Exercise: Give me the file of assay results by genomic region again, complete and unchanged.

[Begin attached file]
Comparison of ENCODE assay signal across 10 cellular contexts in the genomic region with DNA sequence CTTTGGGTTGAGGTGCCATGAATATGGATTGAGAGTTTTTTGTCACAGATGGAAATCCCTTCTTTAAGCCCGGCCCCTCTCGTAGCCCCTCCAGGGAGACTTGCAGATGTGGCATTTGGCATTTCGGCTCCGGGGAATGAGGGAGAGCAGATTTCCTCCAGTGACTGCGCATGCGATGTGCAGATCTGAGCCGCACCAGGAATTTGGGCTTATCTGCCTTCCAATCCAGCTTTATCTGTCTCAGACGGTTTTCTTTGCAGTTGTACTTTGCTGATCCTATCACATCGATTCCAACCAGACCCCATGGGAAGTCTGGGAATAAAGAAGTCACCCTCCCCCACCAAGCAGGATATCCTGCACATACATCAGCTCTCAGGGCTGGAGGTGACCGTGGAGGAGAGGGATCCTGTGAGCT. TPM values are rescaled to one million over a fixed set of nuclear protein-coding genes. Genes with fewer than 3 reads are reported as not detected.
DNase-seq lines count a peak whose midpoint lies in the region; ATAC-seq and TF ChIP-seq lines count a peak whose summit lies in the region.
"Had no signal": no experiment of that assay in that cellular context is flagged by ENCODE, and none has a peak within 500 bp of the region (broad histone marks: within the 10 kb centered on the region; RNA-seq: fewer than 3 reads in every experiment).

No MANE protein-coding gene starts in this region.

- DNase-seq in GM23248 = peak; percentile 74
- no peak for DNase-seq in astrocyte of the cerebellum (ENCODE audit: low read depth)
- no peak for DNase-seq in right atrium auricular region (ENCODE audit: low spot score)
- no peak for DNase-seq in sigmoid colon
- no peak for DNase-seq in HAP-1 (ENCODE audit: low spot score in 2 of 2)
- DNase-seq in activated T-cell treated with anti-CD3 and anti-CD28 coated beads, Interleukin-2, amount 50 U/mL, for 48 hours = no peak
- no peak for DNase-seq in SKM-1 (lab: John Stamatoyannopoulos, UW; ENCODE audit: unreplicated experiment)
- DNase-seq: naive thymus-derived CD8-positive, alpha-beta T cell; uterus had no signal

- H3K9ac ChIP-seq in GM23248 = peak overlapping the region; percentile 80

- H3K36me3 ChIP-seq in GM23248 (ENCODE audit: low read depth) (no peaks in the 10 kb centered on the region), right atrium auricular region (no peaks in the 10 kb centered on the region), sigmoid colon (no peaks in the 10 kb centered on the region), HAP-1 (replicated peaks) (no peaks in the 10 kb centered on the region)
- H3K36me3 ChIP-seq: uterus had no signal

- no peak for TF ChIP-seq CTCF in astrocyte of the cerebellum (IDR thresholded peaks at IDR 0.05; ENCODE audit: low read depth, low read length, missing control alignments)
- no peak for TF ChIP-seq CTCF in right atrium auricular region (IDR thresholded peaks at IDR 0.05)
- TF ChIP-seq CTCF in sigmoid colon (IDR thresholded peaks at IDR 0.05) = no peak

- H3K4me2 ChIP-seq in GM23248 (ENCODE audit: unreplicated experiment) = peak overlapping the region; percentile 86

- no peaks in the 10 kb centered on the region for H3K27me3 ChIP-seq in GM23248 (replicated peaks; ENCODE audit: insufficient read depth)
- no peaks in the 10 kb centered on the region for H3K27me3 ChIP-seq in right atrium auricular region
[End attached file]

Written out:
Comparison of ENCODE assay signal across 10 cellular contexts in the genomic region with DNA sequence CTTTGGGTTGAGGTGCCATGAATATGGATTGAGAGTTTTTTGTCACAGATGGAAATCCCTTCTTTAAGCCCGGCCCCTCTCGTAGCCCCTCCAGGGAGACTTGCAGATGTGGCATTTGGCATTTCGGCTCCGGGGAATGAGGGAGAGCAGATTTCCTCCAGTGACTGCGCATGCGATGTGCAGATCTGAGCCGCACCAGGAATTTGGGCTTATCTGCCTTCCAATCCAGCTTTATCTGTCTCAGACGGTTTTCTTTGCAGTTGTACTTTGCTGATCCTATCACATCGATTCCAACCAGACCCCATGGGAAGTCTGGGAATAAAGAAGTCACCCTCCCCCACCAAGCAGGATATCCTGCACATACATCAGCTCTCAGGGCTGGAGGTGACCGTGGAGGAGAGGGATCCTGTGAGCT. TPM values are rescaled to one million over a fixed set of nuclear protein-coding genes. Genes with fewer than 3 reads are reported as not detected.
DNase-seq lines count a peak whose midpoint lies in the region; ATAC-seq and TF ChIP-seq lines count a peak whose summit lies in the region.
"Had no signal": no experiment of that assay in that cellular context is flagged by ENCODE, and none has a peak within 500 bp of the region (broad histone marks: within the 10 kb centered on the region; RNA-seq: fewer than 3 reads in every experiment).

No MANE protein-coding gene starts in this region.

- DNase-seq in GM23248 = peak; percentile 74
- no peak for DNase-seq in astrocyte of the cerebellum (ENCODE audit: low read depth)
- no peak for DNase-seq in right atrium auricular region (ENCODE audit: low spot score)
- no peak for DNase-seq in sigmoid colon
- no peak for DNase-seq in HAP-1 (ENCODE audit: low spot score in 2 of 2)
- DNase-seq in activated T-cell treated with anti-CD3 and anti-CD28 coated beads, Interleukin-2, amount 50 U/mL, for 48 hours = no peak
- no peak for DNase-seq in SKM-1 (lab: John Stamatoyannopoulos, UW; ENCODE audit: unreplicated experiment)
- DNase-seq: naive thymus-derived CD8-positive, alpha-beta T cell; uterus had no signal

- H3K9ac ChIP-seq in GM23248 = peak overlapping the region; percentile 80

- H3K36me3 ChIP-seq in GM23248 (ENCODE audit: low read depth) (no peaks in the 10 kb centered on the region), right atrium auricular region (no peaks in the 10 kb centered on the region), sigmoid colon (no peaks in the 10 kb centered on the region), HAP-1 (replicated peaks) (no peaks in the 10 kb centered on the region)
- H3K36me3 ChIP-seq: uterus had no signal

- no peak for TF ChIP-seq CTCF in astrocyte of the cerebellum (IDR thresholded peaks at IDR 0.05; ENCODE audit: low read depth, low read length, missing control alignments)
- no peak for TF ChIP-seq CTCF in right atrium auricular region (IDR thresholded peaks at IDR 0.05)
- TF ChIP-seq CTCF in sigmoid colon (IDR thresholded peaks at IDR 0.05) = no peak

- H3K4me2 ChIP-seq in GM23248 (ENCODE audit: unreplicated experiment) = peak overlapping the region; percentile 86

- no peaks in the 10 kb centered on the region for H3K27me3 ChIP-seq in GM23248 (replicated peaks; ENCODE audit: insufficient read depth)
- no peaks in the 10 kb centered on the region for H3K27me3 ChIP-seq in right atrium auricular region